Volume 10 Supplement 1

7th Annual Conference on the Science of Dissemination and Implementation in Health

Open Access

Design and implementation of decision support for tobacco dependence treatment in an inpatient electronic medical record

  • Steven L Bernstein1, 2,
  • June Rosner2,
  • Michelle DeWitt2,
  • Allen Hsiao2,
  • James Dziura2 and
  • Benjamin Toll2
Implementation Science201510(Suppl 1):A1

https://doi.org/10.1186/1748-5908-10-S1-A1

Published: 14 August 2015

Background

Tobacco dependence treatment for hospitalized smokers results in long-term cessation if treatment continues at least 30 days post-discharge. Methods to leverage inpatient interventions into post-hospitalization care are unclear; health information technology may facilitate ongoing treatment.

Objective

To develop and test an order set and best practice alert (BPA) addressing tobacco dependence treatment for hospitalized smokers embedded in an electronic medical record (EMR).

Methods

A 2-arm randomized clinical trial of 250 physicians and patients treated by those physicians. The physician is the unit of randomization. A BPA and order set were developed and embedded in the Epic (Madison, WI) EMR used at 2 hospitals. When an adult patient is admitted to a medical service, a BPA fires if the patient is coded in the EMR as a smoker. For physicians randomized to the intervention, the BPA offers to take the physician to an order set to prescribe tobacco treatment medications and refer the patient to the state smoker's quitline. Additionally, tobacco use disorder" is added to the patient's problem list, and an email is sent to the patient's primary care provider (PCP). In the control arm, a BPA silently fires with no additional actions for the physician.

Results

Since August 2013, the BPA fired for 4187 patients (1887 intervention, 2300 control). Compared to control arm physicians, intervention physicians were more likely to order tobacco treatment medication (24% v. 9%, P = 0.0001, Fisher's exact test), populate the problem list with tobacco use disorder (46% v. 4%, P < 0.0001), and make a referral to the state smokers' quitline (19% v. 0%, P < 0.0001). In addition, intervention physicians sent an email to the patient's PCP 1876 (99%) times.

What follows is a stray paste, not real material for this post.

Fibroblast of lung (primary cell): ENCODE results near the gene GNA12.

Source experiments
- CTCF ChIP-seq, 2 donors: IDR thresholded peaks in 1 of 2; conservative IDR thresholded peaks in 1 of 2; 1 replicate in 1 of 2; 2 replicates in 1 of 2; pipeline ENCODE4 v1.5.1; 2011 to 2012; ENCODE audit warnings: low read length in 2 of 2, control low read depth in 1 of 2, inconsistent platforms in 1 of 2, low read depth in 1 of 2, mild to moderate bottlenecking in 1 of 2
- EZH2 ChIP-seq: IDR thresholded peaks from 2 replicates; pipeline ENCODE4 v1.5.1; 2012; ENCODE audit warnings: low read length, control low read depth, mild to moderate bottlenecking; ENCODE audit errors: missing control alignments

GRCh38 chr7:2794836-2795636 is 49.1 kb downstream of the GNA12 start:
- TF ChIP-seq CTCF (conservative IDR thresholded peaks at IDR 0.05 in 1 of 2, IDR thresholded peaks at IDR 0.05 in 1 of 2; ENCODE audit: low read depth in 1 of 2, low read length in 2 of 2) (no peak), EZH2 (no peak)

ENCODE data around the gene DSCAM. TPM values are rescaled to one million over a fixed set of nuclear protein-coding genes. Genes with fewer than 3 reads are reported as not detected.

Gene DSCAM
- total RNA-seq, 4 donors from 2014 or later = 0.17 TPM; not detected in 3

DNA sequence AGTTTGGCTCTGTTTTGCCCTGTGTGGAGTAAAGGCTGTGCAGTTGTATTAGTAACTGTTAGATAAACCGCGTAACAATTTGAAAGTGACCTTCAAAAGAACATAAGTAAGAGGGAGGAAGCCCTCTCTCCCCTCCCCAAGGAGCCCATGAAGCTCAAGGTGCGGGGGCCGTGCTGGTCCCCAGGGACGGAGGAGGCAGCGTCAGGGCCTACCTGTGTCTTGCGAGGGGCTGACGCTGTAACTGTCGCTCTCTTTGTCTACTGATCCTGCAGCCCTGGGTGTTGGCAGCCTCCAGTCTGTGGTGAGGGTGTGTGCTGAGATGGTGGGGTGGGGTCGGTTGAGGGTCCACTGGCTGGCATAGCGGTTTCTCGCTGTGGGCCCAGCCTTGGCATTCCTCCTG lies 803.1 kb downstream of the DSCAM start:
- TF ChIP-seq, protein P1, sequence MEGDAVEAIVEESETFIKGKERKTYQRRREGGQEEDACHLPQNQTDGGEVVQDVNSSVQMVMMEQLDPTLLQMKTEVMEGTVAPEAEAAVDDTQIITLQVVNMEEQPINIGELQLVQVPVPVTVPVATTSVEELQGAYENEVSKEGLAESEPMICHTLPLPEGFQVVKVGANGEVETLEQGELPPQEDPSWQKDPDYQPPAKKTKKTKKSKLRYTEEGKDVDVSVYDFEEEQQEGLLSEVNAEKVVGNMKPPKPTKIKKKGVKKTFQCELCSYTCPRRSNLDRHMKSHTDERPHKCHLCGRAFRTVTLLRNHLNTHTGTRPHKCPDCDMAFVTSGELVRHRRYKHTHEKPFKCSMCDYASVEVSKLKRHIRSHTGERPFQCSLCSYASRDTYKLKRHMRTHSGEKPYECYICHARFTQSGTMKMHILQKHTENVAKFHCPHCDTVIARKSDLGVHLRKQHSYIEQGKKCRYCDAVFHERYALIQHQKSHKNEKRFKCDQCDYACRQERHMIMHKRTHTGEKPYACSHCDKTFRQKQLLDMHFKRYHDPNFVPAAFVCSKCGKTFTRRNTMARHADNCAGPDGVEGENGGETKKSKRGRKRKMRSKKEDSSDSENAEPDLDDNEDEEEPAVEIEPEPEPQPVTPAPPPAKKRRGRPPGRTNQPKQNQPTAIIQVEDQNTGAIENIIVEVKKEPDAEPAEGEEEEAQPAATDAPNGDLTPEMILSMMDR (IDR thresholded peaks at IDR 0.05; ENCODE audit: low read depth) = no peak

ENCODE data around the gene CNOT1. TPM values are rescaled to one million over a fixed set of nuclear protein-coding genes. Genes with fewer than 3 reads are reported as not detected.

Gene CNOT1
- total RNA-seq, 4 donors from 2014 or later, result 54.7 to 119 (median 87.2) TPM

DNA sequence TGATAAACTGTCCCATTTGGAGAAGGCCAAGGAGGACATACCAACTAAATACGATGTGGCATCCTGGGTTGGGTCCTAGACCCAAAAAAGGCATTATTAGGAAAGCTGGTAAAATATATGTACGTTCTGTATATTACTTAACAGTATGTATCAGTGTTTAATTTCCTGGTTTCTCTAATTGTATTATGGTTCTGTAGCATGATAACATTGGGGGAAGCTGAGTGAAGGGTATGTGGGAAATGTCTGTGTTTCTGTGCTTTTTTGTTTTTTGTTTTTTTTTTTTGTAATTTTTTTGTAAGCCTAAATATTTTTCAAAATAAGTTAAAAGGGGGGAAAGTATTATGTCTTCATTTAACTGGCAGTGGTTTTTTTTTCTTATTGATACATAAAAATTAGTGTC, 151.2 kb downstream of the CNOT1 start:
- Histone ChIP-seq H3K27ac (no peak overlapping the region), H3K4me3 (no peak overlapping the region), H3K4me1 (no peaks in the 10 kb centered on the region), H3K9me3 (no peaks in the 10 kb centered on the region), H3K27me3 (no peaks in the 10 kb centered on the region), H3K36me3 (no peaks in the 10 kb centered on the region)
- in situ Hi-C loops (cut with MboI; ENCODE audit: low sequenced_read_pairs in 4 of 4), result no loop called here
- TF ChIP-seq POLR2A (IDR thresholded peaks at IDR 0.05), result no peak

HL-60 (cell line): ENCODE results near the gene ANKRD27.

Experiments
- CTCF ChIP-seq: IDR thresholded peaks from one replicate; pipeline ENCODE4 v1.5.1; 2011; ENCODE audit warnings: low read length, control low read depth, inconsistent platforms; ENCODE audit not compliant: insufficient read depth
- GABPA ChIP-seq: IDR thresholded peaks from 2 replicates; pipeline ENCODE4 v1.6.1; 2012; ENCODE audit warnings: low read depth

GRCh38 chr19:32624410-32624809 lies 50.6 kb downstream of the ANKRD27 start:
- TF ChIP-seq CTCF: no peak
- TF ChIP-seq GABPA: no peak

Conclusion

Designing and implementing an order set and BPA for tobacco treatment in an EMR is feasible and acceptable. Data on cessation outcomes are pending.

Authors’ Affiliations

(1)
Department of Emergency Medicine, Yale School of Medicine, Yale University
(2)
Yale School of Medicine, Yale-New Haven Hospital

Copyright

© Bernstein et al. 2015

This article is published under license to BioMed Central Ltd. This is an Open Access article distributed under the terms of the Creative Commons Attribution License (http://creativecommons.org/licenses/by/4.0), which permits unrestricted use, distribution, and reproduction in any medium, provided the original work is properly cited. The Creative Commons Public Domain Dedication waiver (http://creativecommons.org/publicdomain/zero/1.0/) applies to the data made available in this article, unless otherwise stated.

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